From chapter five, "Rewriting History":
In November 2005, President Bush chose Veteran's Day to lash out at "Democrats and anti-war critics" who "are now claiming we manipulated the intelligence and misled the American people about why we went to war." It was deeply irresponsible," Bush said, "to rewrite the history of how that war began." 
The Bush administration itself, however, has tried repeatedly to rewrite the history of the war. In July 2003, when his popularity was still high, Bush explained the justification for war as follows, during a photo opportunity with United Nations secretary-general Kofi Annan. "The fundamental question is, did Saddam Hussein have a weapons program? And the answer is, absolutely. And we gave him a chance to allow the inspectors in, and he wouldn't let them in. And therefore, after a reasonable request, we decided to remove him from power, along with other nations, so as to make sure he was not a threat to the United States and our friends and allies in the region." 
This was as clear a case of falsehood as can be imagined. Weapons inspectors were not allowed to operate in Iraq during a four-year period beginning in 1999, but contrary to Bush's claim, Saddam Hussein did allow the weapons inspectors to return in 2002, and they were only withdrawn for their own safety when Bush decided to bypass them and the United Nations Security Council and proceed with his invasion of Iraq. Yet Bush's falsehood barely revealed a peep of criticism at the time from the U.S. news media, still seemingly hypnotized by Bush's popularity. His statement was ignored altogether by the New York Times. The Washington Post noted the discrepancy between Bush's words and reality in the most polite terms possible, stating merely that "the president's assertion that the war began because Iraq did not admit inspectors appeared to contradict the events leading up to the war this spring: Hussein had, in fact, admitted the inspectors and Bush has opposed extending their work because he did not believe them effective." 
Since then, the administration's rhetoric about Iraq has shifted further, and the changes have taken it in directions that undermine its original case for war. During the initial buildup to war, the main arguments were:
• We know that Iraq has weapons of mass destruction.
• Saddam Hussein is allied with Al Qaeda.
• The people will welcome American troops as liberators, so the war will be a "cakewalk" and the postinvasion occupation will be brief.
Those arguments have now shifted to the following:
• We were wrong about our intelligence assessments, but so was everyone else.
• We can't leave now, or the terrorists will win.
• If we leave now, all the lives and money we've spent will have been wasted.
Each of these arguments is also deceptive, but before considering the specifics of how they are misleading, it is worth noting that each of the current arguments is a pale and unconvincing version of the original case for war. The Bush administration has been forced to fall back on these weaker arguments because it has no choice. Reality is sinking in, even at the top levels of government.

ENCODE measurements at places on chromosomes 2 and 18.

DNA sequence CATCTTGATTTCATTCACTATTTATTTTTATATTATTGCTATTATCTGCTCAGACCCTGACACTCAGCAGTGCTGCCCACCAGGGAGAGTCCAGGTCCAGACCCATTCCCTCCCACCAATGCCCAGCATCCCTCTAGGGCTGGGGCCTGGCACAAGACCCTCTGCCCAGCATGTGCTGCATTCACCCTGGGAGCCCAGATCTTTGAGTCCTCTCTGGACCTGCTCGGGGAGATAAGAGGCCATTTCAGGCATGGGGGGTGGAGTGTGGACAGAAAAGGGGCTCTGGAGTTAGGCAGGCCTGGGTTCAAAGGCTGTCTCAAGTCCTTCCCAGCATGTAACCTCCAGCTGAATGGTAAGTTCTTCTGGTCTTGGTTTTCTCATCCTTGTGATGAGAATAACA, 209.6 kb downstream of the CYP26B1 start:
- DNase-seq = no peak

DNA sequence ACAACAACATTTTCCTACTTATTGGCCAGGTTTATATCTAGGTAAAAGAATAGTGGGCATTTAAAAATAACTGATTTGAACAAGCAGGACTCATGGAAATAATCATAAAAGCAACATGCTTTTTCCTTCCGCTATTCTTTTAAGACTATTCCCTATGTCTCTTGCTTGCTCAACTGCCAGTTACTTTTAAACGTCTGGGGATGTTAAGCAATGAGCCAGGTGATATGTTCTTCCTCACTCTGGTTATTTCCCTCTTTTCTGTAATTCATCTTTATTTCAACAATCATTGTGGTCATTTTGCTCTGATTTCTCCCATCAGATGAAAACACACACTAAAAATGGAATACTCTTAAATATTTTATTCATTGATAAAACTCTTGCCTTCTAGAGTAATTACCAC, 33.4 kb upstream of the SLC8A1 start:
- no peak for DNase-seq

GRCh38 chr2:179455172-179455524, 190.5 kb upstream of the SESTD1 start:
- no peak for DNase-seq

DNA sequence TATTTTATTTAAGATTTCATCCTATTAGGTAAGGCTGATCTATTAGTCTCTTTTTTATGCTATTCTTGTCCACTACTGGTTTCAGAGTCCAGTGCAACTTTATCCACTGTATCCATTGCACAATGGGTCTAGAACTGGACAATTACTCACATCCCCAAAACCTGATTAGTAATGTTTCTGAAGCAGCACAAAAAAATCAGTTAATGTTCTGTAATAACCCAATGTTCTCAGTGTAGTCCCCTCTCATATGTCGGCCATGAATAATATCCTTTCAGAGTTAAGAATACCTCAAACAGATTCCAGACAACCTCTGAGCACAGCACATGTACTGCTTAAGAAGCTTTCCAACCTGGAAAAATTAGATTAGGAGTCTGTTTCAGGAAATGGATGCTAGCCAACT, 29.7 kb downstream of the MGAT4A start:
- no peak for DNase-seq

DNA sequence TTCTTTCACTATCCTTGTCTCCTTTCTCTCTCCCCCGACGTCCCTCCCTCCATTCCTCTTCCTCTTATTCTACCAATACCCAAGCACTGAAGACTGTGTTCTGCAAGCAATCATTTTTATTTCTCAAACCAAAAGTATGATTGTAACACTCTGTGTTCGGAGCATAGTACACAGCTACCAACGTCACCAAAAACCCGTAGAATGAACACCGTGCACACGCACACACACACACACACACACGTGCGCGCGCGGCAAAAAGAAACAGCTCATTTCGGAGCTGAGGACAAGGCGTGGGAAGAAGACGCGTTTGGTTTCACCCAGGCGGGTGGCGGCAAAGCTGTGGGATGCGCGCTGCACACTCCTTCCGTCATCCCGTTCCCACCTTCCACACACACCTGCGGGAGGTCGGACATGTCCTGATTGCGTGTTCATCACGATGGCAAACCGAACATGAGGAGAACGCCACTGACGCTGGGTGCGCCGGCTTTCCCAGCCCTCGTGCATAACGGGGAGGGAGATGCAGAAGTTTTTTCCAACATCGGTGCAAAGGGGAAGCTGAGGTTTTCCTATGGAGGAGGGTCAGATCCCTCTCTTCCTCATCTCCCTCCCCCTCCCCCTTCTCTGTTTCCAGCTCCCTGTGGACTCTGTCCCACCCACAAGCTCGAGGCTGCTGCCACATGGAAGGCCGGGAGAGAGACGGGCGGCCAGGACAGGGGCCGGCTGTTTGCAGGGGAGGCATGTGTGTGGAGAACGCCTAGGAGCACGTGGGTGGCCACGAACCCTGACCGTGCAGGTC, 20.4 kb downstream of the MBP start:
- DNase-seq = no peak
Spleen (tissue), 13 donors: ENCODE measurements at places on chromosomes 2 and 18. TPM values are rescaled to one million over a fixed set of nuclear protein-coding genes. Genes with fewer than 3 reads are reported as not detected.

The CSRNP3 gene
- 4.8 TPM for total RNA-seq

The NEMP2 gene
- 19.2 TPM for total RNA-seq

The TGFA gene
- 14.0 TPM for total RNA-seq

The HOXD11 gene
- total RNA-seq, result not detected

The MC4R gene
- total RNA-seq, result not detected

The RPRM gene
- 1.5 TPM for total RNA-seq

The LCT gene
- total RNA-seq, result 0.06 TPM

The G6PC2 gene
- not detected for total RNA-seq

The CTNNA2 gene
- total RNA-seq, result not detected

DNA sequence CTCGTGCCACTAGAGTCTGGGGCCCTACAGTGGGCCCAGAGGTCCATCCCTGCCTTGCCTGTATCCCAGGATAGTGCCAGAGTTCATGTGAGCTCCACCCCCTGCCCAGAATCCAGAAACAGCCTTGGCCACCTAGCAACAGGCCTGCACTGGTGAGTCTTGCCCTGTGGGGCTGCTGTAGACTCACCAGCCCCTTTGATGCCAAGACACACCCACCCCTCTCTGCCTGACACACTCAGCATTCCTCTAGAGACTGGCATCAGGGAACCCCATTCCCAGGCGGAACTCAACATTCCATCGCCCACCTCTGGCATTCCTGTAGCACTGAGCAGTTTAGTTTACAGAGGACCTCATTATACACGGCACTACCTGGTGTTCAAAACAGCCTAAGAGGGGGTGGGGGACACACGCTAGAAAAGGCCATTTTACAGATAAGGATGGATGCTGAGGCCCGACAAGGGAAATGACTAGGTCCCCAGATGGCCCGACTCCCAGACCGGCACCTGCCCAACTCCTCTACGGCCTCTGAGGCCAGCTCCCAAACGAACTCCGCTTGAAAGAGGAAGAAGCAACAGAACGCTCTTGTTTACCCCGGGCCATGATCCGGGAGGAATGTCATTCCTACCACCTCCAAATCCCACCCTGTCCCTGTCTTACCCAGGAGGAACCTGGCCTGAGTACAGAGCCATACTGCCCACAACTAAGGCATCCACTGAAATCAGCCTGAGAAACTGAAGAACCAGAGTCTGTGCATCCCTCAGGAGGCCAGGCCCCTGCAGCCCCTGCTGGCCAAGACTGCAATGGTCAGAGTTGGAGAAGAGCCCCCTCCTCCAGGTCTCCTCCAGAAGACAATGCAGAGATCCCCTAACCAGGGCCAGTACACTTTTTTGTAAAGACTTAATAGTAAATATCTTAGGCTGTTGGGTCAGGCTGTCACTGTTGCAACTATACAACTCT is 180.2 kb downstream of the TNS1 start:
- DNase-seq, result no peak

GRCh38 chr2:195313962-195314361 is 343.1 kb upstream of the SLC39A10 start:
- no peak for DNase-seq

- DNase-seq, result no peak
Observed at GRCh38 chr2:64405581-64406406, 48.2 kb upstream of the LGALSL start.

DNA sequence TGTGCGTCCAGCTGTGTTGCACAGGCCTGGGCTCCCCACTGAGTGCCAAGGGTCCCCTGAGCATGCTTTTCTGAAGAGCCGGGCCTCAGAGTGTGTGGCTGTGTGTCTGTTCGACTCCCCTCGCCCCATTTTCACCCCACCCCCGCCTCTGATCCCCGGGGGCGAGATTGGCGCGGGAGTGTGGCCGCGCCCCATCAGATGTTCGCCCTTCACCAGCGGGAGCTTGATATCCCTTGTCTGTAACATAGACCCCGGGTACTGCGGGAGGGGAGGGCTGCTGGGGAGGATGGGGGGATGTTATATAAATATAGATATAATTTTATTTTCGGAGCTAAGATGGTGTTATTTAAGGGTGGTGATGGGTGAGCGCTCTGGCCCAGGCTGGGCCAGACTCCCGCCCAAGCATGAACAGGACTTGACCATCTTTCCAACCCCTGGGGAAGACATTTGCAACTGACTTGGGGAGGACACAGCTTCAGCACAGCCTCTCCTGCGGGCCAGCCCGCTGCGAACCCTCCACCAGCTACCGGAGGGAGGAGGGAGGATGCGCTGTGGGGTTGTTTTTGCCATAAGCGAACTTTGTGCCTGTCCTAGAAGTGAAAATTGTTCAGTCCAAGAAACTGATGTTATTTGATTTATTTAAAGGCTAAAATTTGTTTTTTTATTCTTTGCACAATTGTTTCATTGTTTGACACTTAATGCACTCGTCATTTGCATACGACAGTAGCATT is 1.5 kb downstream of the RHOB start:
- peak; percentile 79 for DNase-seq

Let's look at each of the Bush administration's current arguments in turn...
(I'll provide the footnote info if anyone wants a specific source.)
"Reality is sinking in" was probably premature, but by September 2006 when this book came out, a little more reality had at least entered the public debate, even if it eluded the White House.
I remember hearing Bush spout this lie, and it going unchallenged. Within four months of the invasion, Bush lied, making the outrageous claim that America only invaded Iraq because we were forced to, because Saddam Hussein kicked out the weapons inspectors. Despite these events being in recent memory, with no historical research necessary, despite these events being central to the entire invasion and war, Bush said this, having the arrogance to think he could get away with it. And he was right. I felt incredibly frustrated, and disgusted with the media. If they couldn't even get simple factual matters right, even after they'd occurred in plain sight, what hope was there? If they couldn't challenge the president on a bald, self-absolving lie, how could they be trusted? Of course, at this point, with the horrible media conduct leading up the war, far more grievous, I wasn't truly surprised. My frustration was more along the lines of, "You can't even contest this, get this one right?" Gullible and eager for war though many in the press were, many actually believed that Iraq had weapons of mass destruction, whereas here was something they absolutely knew, firsthand, was false. It was yet another sign to me not only that the media as a whole were lapdogs unwilling to challenge Bush, but that the media as a whole really didn't give a damn that the war had been waged under false pretenses. Whether one agreed with invading Iraq or not, Bush had consistently bullshitted, and the media just didn't feel that was important because far too many of them either agreed with the policy or were frightened to question it for fear of being smeared as unpatriotic. These were world-changing events, with serious, often dire consequences for real people, but you'd never have known it from how casually Bush rewrote history and the press played dutiful stenographer. In the case of Bush's lie about the weapons inspectors, obviously reporters knew it was a lie, but they either felt it was unimportant or just didn't care. Between Bush and the media, I'd still say Bush has more contempt for the American people, but boy, it's a close one.
(Cross-posted at The Blue Herald)